Then, 2014, in Santa Barbara, California, a 20 year old male ("man" does not apply) decided that writing his grievances in a 'manifesto' was not enough, so off to the campus he went, where he shot, stabbed, and crushed (with his BMW) a score of his classmates. 
Another needless day of violence and blood-shed in the US.  Like Newton, CT before it.  Or Virginia Tech.  Or Columbine.  There are again candles, and stuffed animals, and flowers.  There are more crying families and friends.
The US, plain and simple, has a violence problem.  It's obvious that, yes, it is far, far past the time that Americans accepted sensible, rational rules about gun ownership.  Requiring law-abiding citizens to have a licence to own a gun, and limiting the amount of ammunition they can purchase is not "gun grabbing."  The Second Amendment guarantees people the right to own guns and to defend themselves.  But this ain't 1750 on the frontier.  The Constitution was not written by God himself, nor was it given to Moses.  It can (and has been) amended to reflect the times.  The Second Amendment itself is testament to that.
It's undeniably true that a gun is an inanimate object; it can no more kill a person by itself than can a broom or a tin of soup. For that matter, neither can a bottle of arsenic. I get it.

But it is beyond dispute that, a person like the individual who opened fire in Las Vegas, if he did not have his arsenal, if he were even limited in what he could have gained access to, many of the 59 people he slaughtered would be alive.

If you cannot accept that basic fact, then you are beyond reach.

I know the arguments about the Second Amendment, and I agree that people have the rights granted. I don't go in for the sophistries about "well regulated militias," nor the collective vs. individual rights. But the Constitution has been amended two dozen times. It's not an act of God. And it's not 1775 anymore.

We do not need to arm ourselves to the teeth against a tyrannical king half-way round the world. Black helicopters are not coming. And even if they were, you and your handguns are not going to stand a chance against them. 

The government have actual, trained soldiers. They have tanks. They have, well, black helicopters.

Red Dawn was a movie, as I said before. 

I used to live in France. Yeah, I know. Cheese eating surrender monkeys and socialism. According to the CIA fact book, in 2015, there were 682 murders in all of France. In the city of Chicago, there were 751.

To put things in perspective, there are 65 million people in France. Chicago is a city of just over 2 million.

And France has among the highest rates of murder in Western Europe.

Obviously, there are other factors at play, but can anyone seriously deny that access to guns is a significant factor? 

It is way, way past time to look at real solutions here. And it's not arming every "good guy" and putting him in a school. Charles Bronson is dead. Sorry.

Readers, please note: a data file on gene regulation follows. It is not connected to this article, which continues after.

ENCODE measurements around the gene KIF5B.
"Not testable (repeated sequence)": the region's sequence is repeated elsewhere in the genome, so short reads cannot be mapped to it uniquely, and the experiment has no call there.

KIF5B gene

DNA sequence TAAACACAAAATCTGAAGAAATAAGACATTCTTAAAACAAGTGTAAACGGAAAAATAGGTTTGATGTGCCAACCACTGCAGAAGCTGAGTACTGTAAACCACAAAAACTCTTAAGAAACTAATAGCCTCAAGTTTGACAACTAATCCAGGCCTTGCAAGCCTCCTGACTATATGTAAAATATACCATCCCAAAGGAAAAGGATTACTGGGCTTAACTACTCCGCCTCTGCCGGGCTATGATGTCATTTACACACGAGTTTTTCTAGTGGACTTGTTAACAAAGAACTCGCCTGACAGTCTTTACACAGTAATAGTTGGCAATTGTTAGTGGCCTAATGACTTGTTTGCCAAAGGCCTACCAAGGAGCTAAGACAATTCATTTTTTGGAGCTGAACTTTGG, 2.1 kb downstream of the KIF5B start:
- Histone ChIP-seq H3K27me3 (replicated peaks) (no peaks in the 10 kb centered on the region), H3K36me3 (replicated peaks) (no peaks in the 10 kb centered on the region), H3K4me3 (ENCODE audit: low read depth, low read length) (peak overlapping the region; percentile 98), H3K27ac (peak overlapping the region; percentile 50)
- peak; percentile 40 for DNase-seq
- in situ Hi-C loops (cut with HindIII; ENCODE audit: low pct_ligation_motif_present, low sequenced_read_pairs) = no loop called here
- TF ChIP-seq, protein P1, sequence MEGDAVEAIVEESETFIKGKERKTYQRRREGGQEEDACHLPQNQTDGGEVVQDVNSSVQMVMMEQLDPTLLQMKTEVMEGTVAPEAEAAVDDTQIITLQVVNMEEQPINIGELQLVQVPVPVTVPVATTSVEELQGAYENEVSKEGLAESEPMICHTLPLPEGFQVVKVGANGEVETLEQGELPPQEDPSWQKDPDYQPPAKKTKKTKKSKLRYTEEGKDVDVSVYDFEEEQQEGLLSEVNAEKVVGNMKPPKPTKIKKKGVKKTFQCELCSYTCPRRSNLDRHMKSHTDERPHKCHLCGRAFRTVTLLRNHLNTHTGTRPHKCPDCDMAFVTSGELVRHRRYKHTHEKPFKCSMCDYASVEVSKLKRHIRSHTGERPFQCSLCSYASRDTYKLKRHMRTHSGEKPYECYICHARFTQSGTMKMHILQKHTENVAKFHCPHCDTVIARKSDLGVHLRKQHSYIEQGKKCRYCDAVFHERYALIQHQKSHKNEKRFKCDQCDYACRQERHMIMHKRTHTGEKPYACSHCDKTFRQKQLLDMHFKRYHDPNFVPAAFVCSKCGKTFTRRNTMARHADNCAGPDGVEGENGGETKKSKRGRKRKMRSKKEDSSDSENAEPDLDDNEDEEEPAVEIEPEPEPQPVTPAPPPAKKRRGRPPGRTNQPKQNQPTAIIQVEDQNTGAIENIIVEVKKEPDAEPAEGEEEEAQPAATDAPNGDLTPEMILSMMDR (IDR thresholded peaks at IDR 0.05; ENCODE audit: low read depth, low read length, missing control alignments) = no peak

The question is this for Americans: How many dead are we willing to accept as part of the bargain for our right to keep and bear arms? How much blood? 

Yes - the NRA and their political handmaidens in the Republican party are correct that gun control means giving up some measure of our freedom. Of course it does. Giving up the right to drive 200 miles per hour means giving up some measure of freedom as well. ANY law means that someone won't be able to do something that he wants.

Yes - passing gun control will not "solve" the problem. People will still have access to knives. They will still have the option to drive their late-model Buick into a crowd on the sidewalk. Gun control is not going to cure evil people with murder in their hearts. Laws against murder haven't done that yet. Should the lack of a perfect solution block any step towards reducing the problem?

I'm not a lawyer. I've not read all of the Federalist papers. But it seems like a pretty simple equation to me.

You have the right to keep and bear arms. Agreed. A lot of people have been killed because of that right. People who today would be alive.

Is it worth it? Is all the killing really worth you maintaining the ability to stockpile dozens of weapons and hundreds of rounds of ammunition? Is your right worth all that blood? THAT really is the question here. It's that basic. Because part of the bargain is this: Your right to own (sensibly and responsibly) any number of guns and any amount of ammunition guarantees that we will be having this discussion again. 

Don't pretend that it won't happen. Deal frankly with the fact that it will. 

Please. Think carefully.

Saturday, 30 September 2017

Closing Time, 2017 Edition


Time for you to go out to the places you will belong
Sports has been in the news a lot recently - not because of Aaron Judge's quest to overcome a 30 year old rookie home run record (he recently eclipsed Mark McGwire's 1987 total of 49) or the start of the NFL season.

Much of the focus has been around the controversy of whether football players will stand for the national anthem, 'take a knee' on the field, or hide in the tunnel to avoid the whole thing. The decision by American President Donald Trump - never one to avoid a camera or photo-op to insert himself into the mess has had the effect of casting the debate more as a proxy fight over whether one loathes or supports the president.

The definition of something that is "polarising" is an object, question, or concept that takes a collection of disparate, even random items and focuses them into sharply contrasting ends - poles, as it were. Prior to the tweet of Trump, there were few people beyond actual football fans talking about it. Now, it seems that everyone has an opinion - friends I know who went out of their way to declare their disinterest in football and (in some cases) animus towards football players, suddenly find themselves declaring, openly, their "sincere" respect for a group of men who, until six months ago, were often the targets of attacks of being the epitome of "toxic masculinity."